Jannick is also the Chief Technology Officer of LighTopTech Corp., a start-up company she co-founded in 2013. She is holder of 35 issued patents, has written 14 book chapters and has over 400 publications, including 170 peer-reviewed publications related to optical design, augmented reality, vision, and image quality assessment.

She has also served on the Editorial Board of the Journal Presence (MIT Press) (1996-2006), as Associate Editor of Optical Engineering (1999-2004) and as Director at Large on the OSA Board of Directors 2010-2013. She is a Topical Editor for Optics Letters since 2016. She is a Fellow of OSA and SPIE, the optics and photonics societies.

For the University of Arizona Jannick and Kevin offered the Wyant College of Optical Sciences a generous gift in 2014 to establish a graduate student scholarship endowment named for her mentor at the lnstitut D’Optique in France. The Professor Michel Cagnet Graduate Student Scholarship in Optical Sciences is a part of the College’s FoTO (Friends of Tucson Optics) scholarship program of which provides a first-year graduate student with a stipend of $20,000 and waived tuition.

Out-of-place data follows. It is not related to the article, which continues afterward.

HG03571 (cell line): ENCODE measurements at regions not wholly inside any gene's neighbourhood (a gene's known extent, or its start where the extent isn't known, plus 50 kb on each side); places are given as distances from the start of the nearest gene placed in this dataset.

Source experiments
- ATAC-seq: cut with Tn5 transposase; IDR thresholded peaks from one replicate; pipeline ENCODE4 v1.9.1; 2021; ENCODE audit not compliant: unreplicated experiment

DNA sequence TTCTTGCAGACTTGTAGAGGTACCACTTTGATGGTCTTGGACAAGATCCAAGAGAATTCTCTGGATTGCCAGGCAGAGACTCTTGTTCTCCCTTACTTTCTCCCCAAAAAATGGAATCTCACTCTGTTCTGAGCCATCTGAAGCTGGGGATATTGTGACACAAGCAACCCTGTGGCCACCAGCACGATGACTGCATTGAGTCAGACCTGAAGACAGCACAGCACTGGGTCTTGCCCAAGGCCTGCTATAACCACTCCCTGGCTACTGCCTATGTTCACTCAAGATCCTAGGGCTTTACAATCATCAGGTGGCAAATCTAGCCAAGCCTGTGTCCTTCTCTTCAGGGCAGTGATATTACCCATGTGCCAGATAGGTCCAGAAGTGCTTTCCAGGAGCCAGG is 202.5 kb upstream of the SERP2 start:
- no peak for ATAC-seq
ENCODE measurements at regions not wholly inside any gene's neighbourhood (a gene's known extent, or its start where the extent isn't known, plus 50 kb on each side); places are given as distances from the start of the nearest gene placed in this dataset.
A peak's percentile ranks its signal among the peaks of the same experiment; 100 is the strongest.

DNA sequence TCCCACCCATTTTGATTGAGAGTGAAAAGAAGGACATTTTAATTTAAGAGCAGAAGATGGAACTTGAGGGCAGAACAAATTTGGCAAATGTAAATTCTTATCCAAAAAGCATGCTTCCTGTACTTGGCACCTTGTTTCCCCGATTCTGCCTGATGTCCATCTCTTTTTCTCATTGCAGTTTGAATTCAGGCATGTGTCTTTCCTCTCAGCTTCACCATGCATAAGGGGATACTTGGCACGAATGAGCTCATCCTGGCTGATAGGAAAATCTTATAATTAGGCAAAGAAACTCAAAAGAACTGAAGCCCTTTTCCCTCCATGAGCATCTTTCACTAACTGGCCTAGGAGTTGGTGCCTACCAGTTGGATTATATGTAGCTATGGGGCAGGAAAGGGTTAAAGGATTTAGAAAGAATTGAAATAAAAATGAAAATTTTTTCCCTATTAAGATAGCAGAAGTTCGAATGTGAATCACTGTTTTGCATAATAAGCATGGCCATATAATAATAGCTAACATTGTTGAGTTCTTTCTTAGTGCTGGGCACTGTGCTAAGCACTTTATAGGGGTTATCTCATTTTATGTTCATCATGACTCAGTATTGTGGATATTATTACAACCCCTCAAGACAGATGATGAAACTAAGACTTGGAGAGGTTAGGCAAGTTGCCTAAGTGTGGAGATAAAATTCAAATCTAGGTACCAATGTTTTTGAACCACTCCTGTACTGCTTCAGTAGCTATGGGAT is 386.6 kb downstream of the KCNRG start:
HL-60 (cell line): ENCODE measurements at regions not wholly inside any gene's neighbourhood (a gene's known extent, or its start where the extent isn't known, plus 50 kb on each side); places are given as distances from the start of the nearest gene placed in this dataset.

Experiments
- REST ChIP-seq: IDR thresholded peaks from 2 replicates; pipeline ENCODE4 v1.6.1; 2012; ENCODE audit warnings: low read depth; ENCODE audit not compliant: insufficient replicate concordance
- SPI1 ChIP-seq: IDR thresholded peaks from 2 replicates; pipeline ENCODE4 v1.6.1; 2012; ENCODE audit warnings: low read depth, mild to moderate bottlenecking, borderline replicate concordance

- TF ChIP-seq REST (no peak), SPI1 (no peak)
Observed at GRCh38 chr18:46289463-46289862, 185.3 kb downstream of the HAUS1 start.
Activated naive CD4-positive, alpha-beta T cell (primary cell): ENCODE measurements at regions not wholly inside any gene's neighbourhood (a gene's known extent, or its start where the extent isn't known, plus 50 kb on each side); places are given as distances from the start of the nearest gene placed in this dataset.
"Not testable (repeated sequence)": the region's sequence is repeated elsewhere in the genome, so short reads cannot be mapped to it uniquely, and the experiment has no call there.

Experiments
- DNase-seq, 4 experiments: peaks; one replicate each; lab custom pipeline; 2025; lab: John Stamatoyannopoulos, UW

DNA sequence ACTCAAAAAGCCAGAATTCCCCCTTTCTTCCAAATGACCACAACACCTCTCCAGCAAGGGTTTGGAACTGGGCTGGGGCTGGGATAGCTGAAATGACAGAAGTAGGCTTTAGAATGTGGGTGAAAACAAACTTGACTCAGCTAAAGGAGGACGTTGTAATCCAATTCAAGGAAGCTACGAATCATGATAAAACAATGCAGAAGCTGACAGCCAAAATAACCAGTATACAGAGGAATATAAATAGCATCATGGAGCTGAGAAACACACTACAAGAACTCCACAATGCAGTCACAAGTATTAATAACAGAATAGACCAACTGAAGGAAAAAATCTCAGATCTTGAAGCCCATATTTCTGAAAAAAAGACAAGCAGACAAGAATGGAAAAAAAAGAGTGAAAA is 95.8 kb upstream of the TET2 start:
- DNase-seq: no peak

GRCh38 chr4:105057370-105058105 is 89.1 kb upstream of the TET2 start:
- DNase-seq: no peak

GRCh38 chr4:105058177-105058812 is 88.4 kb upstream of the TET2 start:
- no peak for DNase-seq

She and Kevin contributed to three other graduate student FoTO scholarships, of which one named for her UA PhD advisor, Dr. Harrison Barrett and another for Kevin’s UA PhD advisor, Dr. Rolland Shack.

“While the Wyant College of Optical Sciences is globally known for its leading teaching and research programs,” Dean Koch said. “Our reputation is a testament to the brilliance and dedication of our students, faculty – and alumni- who have pioneered scientific discoveries and technological breakthroughs, introducing remarkable new ways that optics will impact the quality of our lives. As an alumna of the College, Dr. Jannick Rolland-Thompson exemplifies this commitment.”